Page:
Tall, bearded and bear-throated, Eric Bachmann first rose to national attention in the early '90s as the leader of Chapel Hill, North Carolina's guitar-noise alchemists Archers of Loaf. The songwriter's approach softened and became more rich with his next full-time band, Crooked Fingers, a layer cake of pop hooks, swooning rhythms, strings, keys and Bachmann's straightforward takes on loving and not being loved.
Recent years have found Bachmann becoming ever more troubadouric. Playing solo more often than not and applying a banjo-claw method to the nylon-string guitar, Bachmann has come into his own as a songwriter and performer in the vein of rustic American dreamers such as Jimmy Webb and Townes Van Zandt. His latest record, To the Races (his first proper solo album and his first release for Saddle Creek Records), is sparse and melancholy on the surface. But a quiet listen — preferably with a grove of trees nearby — reveals the kind of record singer-songwriters used to produce after long periods spent traveling, soul-searching and gazing at the sky. Though it wasn't the first time he'd lived out of his van (he did it for eight months two years ago), Bachmann wrote most of the songs for Races during a period of nomadism in the Pacific Northwest.
The Pitch caught up with Bachmann as he negotiated Los Angeles traffic in search of Mexican food for himself and ice cream for his touring violinist, Elin Palmer.
The Pitch: What's a grown man like you doing living out of a van, riding around America writing songs on a nylon-stringed guitar?
I'd do it again in a second. I like doing it. It's fun. Once you get your head around it, it's easy. Once you don't drink, and make sure you stay in shape and don't be beaten down by the idea of it, and once you use it as a way to be alone and work on your work, then it's quite rewarding to do it and fun to do it. At that particular moment [the summer of '07], I was broke, too, 'cause I'd just come back from Europe. I would be lying to say that I didn't have friends I could've stayed with, but I just wanted to get an album written. And the best way to get an album written is to be alone. And the best way to be alone is to just drive in your van and don't talk to anybody.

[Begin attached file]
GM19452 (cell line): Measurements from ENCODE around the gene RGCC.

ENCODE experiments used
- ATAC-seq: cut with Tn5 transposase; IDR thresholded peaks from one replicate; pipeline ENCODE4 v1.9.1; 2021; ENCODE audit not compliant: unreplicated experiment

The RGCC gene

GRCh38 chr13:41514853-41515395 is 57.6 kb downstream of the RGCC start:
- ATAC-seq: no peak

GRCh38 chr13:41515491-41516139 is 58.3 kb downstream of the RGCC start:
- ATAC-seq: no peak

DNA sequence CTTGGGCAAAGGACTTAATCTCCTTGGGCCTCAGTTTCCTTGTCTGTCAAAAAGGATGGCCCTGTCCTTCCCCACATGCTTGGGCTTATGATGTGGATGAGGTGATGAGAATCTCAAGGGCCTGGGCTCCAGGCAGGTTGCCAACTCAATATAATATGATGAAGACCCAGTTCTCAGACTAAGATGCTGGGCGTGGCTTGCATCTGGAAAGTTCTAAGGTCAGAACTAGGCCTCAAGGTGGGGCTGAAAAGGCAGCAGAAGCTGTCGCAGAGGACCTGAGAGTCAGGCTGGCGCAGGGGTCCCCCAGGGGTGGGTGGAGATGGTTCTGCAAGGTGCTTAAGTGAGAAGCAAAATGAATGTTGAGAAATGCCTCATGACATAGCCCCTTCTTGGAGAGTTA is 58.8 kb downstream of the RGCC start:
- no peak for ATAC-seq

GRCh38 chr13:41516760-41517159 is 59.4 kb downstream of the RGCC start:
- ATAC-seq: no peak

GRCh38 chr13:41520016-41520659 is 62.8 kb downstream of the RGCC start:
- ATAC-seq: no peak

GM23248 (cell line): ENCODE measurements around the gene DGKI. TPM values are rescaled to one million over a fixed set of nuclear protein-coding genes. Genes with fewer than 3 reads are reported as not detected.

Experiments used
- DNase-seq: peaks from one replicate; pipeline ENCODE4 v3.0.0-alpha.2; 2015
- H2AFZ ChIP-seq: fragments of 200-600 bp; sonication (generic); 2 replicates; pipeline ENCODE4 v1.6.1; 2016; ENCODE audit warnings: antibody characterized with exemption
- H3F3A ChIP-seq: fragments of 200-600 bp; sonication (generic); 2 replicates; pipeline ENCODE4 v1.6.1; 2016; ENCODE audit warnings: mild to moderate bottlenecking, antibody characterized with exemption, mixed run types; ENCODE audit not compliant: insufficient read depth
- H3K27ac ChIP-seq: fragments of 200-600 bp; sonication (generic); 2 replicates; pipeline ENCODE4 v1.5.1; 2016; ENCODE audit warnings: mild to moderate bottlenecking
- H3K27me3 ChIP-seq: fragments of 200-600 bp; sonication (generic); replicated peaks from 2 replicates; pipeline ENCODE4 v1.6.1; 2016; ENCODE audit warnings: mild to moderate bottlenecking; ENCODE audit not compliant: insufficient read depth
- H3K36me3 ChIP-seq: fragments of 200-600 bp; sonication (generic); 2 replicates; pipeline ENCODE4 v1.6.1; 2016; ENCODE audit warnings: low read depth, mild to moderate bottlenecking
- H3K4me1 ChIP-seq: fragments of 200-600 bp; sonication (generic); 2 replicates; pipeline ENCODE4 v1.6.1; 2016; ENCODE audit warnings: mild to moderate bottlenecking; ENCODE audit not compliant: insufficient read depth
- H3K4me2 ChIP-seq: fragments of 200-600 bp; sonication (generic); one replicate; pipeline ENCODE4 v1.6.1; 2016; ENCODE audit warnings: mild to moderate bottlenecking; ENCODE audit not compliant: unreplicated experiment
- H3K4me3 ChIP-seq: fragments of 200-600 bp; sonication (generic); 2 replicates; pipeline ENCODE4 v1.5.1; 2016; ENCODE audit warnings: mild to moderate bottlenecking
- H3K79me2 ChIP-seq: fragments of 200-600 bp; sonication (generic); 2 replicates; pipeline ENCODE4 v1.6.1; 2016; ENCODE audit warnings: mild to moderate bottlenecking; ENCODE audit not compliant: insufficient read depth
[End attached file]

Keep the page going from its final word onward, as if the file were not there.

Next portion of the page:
And not drink?
And not drink, in my case, yeah. Because if you're 36 and you're drunk and sleeping in the back of a van, it's depressing. But if you're sober and going to the Y every day and running and riding a bike and working on songs all day, and you have all this shit that you got done that day, and then you go to sleep in a van, it's like, "I'm camping. This is pretty cool."
Could you have done it 10 years ago?
No. I'd have drank too much or partied too much and not had the discipline to get out of that. You have to have a certain amount of drugs and alcohol before you stop. [Laughs] Or maybe not. I shouldn't laugh. It's not funny to some people.
Your current sound evokes that old-'70s-LP feel — there's a bearded guy on the cover, a sunset in the background ...
I love stuff like that. I love that era, whether it be Jerry Reed — and he's being goofy on the album cover, but he's such a good fingerpicker, it doesn't matter — or old Glen Campbell records like Galveston or Gentle on My Mind. I love that shit, man. I think it's just because that's what my parents listened to. The first record my parents ever bought for me was "Rhinestone Cowboy" with Glen Campbell, and that's so funny 'cause everyone's like, "It's Neil Diamond! It's Neil Diamond!" I'm like, "No, it's not. It's Glen Campbell." That's the same kind of '70s bravado that I like.